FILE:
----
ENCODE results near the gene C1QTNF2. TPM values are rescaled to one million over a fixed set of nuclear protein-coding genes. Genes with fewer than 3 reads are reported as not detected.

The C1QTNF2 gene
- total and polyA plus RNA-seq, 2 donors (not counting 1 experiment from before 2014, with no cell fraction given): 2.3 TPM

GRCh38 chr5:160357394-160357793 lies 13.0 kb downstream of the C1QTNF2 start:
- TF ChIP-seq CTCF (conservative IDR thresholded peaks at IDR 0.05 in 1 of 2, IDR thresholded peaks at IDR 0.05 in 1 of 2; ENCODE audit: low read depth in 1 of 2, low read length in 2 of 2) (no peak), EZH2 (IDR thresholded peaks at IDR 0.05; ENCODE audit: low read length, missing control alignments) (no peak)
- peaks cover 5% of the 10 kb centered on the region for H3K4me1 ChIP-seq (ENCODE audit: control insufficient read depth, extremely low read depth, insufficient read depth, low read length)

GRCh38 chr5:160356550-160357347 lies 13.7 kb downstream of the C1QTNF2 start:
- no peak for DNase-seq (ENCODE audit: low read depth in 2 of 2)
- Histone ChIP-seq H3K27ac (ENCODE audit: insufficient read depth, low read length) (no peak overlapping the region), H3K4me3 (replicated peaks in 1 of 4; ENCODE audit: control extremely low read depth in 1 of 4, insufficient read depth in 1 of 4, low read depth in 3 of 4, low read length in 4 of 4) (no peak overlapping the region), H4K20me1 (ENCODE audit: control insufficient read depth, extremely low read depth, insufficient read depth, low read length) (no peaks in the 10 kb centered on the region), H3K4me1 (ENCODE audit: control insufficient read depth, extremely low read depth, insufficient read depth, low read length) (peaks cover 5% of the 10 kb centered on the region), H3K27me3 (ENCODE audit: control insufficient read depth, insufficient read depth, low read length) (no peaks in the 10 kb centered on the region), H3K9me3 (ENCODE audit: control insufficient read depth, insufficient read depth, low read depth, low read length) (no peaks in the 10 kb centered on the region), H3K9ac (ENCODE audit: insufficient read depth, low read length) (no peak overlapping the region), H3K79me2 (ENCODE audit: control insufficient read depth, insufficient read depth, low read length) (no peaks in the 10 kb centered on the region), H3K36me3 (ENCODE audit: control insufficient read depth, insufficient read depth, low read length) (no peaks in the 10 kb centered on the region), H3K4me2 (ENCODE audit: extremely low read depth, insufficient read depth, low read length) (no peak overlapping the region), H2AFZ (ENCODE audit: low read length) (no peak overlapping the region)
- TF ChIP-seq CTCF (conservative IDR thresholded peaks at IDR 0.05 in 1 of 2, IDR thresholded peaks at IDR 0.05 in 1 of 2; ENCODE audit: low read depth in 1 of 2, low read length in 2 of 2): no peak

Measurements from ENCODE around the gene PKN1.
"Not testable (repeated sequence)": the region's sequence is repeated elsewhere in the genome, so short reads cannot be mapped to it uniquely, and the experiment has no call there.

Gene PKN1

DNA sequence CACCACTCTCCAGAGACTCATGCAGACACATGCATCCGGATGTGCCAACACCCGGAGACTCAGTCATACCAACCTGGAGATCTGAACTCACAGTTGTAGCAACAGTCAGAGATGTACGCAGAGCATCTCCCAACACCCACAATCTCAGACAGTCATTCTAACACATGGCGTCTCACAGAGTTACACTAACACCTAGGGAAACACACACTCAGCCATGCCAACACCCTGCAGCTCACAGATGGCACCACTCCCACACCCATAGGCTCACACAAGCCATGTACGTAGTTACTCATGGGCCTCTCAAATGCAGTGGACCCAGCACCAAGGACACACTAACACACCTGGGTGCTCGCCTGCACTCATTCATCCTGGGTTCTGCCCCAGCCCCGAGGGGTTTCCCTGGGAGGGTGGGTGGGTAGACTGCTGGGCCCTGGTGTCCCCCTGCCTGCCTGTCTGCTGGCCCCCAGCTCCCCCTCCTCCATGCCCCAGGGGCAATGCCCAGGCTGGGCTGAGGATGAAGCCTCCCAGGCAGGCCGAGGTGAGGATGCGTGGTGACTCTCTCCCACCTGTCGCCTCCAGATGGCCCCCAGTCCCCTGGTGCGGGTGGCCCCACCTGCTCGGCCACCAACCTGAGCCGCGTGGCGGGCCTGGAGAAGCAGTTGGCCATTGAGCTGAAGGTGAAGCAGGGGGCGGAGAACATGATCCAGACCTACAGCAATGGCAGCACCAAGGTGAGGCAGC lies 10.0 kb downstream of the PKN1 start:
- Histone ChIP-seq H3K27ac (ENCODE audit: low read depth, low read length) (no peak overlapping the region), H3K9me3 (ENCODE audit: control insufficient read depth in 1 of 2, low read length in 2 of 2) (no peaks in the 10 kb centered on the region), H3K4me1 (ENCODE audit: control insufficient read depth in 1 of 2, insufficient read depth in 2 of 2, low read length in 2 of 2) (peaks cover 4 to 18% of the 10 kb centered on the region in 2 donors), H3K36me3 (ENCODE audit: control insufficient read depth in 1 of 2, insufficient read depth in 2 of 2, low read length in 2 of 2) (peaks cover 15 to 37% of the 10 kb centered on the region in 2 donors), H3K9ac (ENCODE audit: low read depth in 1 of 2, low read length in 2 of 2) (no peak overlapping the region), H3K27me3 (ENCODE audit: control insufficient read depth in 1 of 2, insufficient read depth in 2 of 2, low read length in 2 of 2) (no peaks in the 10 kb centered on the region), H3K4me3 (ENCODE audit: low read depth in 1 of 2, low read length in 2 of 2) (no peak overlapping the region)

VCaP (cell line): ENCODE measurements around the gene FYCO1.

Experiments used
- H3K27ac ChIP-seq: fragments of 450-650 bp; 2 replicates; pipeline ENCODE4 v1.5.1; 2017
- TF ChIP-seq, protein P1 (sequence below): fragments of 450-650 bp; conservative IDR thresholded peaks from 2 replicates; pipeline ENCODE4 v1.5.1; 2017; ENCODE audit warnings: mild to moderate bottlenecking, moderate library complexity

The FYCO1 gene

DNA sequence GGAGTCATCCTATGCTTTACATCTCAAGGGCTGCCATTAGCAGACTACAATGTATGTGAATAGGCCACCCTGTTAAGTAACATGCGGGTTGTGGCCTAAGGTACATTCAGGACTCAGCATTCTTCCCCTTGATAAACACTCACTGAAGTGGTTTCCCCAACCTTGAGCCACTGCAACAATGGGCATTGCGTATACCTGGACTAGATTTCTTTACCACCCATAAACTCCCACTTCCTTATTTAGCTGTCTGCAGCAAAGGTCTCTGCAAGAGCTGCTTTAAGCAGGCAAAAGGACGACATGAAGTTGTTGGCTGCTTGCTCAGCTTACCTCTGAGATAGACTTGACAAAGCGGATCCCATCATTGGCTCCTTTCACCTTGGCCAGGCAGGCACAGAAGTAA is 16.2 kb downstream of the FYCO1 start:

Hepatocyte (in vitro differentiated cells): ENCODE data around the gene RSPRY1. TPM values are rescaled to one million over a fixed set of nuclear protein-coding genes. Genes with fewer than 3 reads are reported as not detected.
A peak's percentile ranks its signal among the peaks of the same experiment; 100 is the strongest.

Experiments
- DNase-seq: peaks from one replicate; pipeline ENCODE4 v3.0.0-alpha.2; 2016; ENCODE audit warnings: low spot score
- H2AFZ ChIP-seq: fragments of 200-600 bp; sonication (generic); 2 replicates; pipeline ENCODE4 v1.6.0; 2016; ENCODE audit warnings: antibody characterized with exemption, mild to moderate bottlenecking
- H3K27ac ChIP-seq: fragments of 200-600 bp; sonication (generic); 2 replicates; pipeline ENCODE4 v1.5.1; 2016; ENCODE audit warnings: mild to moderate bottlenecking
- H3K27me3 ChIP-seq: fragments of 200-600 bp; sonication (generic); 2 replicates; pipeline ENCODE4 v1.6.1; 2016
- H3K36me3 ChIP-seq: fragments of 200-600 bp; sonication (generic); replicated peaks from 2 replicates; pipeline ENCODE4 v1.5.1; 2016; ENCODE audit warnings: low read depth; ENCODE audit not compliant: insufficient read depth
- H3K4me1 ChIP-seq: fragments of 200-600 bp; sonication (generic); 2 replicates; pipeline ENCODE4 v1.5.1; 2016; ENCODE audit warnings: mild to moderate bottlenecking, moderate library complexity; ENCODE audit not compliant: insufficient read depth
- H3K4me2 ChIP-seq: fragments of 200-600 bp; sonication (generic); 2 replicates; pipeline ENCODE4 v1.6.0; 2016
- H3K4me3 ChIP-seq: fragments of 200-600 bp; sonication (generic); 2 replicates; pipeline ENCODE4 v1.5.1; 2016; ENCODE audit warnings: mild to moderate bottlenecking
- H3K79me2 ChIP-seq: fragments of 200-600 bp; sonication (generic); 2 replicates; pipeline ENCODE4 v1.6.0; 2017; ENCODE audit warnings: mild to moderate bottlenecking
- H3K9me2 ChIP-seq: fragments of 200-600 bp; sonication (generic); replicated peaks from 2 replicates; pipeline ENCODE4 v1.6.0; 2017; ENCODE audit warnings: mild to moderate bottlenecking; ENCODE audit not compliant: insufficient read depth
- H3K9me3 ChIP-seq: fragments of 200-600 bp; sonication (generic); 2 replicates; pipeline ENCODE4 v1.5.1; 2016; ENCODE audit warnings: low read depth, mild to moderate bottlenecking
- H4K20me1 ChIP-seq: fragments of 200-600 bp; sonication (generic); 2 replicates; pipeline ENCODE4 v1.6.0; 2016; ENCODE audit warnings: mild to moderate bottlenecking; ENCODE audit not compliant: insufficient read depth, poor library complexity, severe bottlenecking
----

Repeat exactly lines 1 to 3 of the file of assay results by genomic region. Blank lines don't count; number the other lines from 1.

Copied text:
ENCODE results near the gene C1QTNF2. TPM values are rescaled to one million over a fixed set of nuclear protein-coding genes. Genes with fewer than 3 reads are reported as not detected.

The C1QTNF2 gene
- total and polyA plus RNA-seq, 2 donors (not counting 1 experiment from before 2014, with no cell fraction given): 2.3 TPM